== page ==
"It has given our whole family, and especially my mother, tremendous comfort that Wes wanted to donate his body to science."
Mrs. D, Texas
Body donation as an accepted public concept is relatively new. In 1967, the federal Uniform Anatomic Gift Act was passed and since that time, has been ratified by all 50 states. This Act governs the practice, expectations and penalties associated with organ transplantation and whole body donation. In 1976, the Oregon Donor Program (now known as Donate Life Northwest) was established as the parent organization to oversee tissue, organ and whole body donation in the state of Oregon. The OHSU Body Donation Program is a founding member of this parent organization.
Every year between 150 to 250 altruistic citizens of Oregon and the greater Pacific Northwest donate their bodies to the OHSU Body Donation Program. In compliance with federal and state law, the donors and their families do not receive monetary compensation for their gift. The average donor profile is 72 years of age and includes roughly equal numbers of women and men.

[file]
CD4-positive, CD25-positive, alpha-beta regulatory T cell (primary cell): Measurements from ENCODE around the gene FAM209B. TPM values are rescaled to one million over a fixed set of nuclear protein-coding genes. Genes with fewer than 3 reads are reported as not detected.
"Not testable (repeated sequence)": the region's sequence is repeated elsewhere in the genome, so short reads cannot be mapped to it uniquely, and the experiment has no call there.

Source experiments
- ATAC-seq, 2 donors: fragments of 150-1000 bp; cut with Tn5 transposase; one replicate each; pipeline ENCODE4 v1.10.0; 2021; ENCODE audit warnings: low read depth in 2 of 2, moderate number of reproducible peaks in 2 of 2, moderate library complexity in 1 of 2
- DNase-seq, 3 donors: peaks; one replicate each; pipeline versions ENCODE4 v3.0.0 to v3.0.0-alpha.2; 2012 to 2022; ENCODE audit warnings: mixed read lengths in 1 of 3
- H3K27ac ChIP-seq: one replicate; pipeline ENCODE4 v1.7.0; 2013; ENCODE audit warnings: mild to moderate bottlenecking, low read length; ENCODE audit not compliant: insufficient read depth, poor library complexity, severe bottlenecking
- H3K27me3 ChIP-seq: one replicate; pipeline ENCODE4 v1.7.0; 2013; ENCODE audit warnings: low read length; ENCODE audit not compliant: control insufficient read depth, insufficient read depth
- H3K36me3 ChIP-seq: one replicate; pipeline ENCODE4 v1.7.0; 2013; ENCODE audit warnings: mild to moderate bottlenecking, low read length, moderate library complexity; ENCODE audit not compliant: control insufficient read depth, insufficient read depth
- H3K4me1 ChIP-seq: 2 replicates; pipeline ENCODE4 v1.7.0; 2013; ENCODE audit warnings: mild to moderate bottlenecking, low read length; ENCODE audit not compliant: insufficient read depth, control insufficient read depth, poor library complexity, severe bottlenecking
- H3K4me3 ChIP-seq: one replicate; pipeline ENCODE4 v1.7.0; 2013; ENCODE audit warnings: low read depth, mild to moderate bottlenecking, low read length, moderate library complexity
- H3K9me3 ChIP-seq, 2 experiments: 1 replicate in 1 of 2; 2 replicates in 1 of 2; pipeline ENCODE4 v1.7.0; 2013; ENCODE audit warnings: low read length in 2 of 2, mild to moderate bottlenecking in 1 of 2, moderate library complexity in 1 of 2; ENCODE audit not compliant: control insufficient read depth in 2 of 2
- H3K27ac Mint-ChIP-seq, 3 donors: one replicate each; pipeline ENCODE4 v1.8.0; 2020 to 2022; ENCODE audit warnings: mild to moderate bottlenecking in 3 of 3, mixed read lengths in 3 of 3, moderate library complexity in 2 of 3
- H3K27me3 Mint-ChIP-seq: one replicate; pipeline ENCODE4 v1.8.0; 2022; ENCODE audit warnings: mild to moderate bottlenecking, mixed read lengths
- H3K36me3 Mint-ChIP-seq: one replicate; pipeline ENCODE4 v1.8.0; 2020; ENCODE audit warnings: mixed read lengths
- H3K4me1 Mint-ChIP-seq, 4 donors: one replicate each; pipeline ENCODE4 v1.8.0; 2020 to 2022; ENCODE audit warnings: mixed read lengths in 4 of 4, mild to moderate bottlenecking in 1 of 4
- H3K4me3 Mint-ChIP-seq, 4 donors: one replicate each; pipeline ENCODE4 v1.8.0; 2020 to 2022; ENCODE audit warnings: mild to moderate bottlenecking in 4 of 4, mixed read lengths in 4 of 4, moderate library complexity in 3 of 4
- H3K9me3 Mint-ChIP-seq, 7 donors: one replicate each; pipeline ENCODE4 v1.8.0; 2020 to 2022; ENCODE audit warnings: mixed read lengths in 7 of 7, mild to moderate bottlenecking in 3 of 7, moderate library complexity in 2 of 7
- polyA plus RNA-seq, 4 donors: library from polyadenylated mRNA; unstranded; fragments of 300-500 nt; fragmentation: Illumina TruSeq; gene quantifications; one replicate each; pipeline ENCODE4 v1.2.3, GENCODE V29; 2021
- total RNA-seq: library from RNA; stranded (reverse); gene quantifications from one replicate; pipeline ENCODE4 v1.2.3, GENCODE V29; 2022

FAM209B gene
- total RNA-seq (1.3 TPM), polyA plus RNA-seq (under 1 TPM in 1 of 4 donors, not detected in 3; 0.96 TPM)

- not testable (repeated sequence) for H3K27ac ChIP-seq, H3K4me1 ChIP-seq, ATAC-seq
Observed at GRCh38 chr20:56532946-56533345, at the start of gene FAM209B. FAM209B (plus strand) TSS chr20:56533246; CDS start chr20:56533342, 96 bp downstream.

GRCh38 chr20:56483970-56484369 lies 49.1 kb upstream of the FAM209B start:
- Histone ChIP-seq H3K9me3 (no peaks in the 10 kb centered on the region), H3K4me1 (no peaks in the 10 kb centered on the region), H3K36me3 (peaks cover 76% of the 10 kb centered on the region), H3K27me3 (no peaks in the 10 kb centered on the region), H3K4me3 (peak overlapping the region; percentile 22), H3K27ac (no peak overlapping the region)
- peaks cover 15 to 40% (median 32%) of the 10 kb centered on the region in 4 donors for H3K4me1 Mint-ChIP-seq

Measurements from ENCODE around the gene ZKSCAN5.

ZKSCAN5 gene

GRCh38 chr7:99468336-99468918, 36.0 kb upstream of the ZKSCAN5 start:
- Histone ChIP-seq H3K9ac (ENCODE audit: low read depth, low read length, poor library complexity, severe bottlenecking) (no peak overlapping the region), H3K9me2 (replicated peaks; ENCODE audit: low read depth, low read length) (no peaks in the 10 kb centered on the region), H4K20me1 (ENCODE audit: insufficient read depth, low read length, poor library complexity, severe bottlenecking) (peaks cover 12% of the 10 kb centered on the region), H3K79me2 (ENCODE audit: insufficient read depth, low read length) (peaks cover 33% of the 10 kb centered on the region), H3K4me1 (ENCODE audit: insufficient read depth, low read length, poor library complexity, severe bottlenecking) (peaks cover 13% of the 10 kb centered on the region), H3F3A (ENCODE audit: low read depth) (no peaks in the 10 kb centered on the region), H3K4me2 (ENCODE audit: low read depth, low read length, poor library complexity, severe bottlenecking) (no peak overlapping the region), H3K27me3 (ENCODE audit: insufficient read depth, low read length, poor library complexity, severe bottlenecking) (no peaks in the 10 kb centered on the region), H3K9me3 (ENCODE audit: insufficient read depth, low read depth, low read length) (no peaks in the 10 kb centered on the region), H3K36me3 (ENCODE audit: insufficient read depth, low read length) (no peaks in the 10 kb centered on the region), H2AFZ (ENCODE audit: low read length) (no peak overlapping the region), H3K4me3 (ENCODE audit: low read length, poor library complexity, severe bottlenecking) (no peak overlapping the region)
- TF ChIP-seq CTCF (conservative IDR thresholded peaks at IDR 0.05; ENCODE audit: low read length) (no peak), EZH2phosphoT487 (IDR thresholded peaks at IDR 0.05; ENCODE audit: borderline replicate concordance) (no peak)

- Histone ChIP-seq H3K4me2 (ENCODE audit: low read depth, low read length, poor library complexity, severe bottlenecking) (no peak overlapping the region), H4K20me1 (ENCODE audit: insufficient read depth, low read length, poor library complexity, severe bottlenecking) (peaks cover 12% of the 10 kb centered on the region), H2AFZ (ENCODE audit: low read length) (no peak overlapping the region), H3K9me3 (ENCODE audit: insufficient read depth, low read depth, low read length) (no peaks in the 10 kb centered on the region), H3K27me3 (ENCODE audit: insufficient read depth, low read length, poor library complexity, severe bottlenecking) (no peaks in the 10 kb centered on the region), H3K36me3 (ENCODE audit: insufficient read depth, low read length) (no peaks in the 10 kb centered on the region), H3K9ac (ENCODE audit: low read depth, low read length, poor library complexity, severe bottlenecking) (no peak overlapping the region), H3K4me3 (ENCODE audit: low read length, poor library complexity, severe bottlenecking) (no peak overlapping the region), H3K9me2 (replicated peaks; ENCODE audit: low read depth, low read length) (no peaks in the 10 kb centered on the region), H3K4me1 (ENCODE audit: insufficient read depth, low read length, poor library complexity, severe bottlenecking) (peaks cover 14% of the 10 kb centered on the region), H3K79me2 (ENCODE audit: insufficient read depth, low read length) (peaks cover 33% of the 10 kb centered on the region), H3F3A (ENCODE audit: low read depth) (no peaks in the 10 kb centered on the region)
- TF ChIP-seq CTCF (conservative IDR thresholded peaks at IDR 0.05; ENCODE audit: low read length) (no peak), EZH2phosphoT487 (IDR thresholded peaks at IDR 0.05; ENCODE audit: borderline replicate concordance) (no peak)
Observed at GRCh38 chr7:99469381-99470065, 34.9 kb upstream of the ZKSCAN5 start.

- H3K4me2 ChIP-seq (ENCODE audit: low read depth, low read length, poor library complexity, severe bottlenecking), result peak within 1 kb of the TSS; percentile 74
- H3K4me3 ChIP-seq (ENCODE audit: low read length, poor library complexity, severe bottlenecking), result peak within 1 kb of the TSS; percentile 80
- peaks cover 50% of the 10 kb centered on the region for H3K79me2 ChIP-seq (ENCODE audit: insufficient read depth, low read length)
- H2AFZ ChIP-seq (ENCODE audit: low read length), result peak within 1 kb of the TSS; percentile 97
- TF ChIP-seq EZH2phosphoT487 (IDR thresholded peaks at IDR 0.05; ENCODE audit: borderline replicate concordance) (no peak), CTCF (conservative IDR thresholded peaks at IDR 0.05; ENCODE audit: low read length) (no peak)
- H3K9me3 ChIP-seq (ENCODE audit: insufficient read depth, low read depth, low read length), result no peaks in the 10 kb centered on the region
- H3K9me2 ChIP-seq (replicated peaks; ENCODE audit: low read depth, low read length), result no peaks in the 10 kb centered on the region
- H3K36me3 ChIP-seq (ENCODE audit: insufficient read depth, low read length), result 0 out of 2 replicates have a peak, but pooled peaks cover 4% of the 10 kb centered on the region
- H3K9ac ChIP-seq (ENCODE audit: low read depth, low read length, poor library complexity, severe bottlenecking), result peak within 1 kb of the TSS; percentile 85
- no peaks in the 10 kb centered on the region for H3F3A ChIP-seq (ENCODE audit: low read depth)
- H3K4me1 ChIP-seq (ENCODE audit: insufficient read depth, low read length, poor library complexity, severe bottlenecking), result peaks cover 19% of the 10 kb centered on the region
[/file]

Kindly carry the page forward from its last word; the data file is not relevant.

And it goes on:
The users of our cadavers include over 50 statewide programs, a dozen reside at OHSU, and the remainder includes mostly state and private institutions of higher education. The majority of the donations are assigned for educational purposes but some play an important role in the progress of biomedical research.
Many more students of anatomy enjoy the privilege of human dissection than in the past. Among the programs that are gifted by the use of cadaveric materials include students of medicine, dentistry, nursing, physician assistant, naturopathic medicine, chiropractic medicine , physical and occupational therapy and radiation therapy.
Once entered into our program, bodies are embalmed or frozen, stored, distributed, tracked, and retrieved if assigned to a non-OHSU program. Studies are usually completed within two years. After that time, the process of cremation and return of the cremains (cremated remains) to the donor family is undertaken.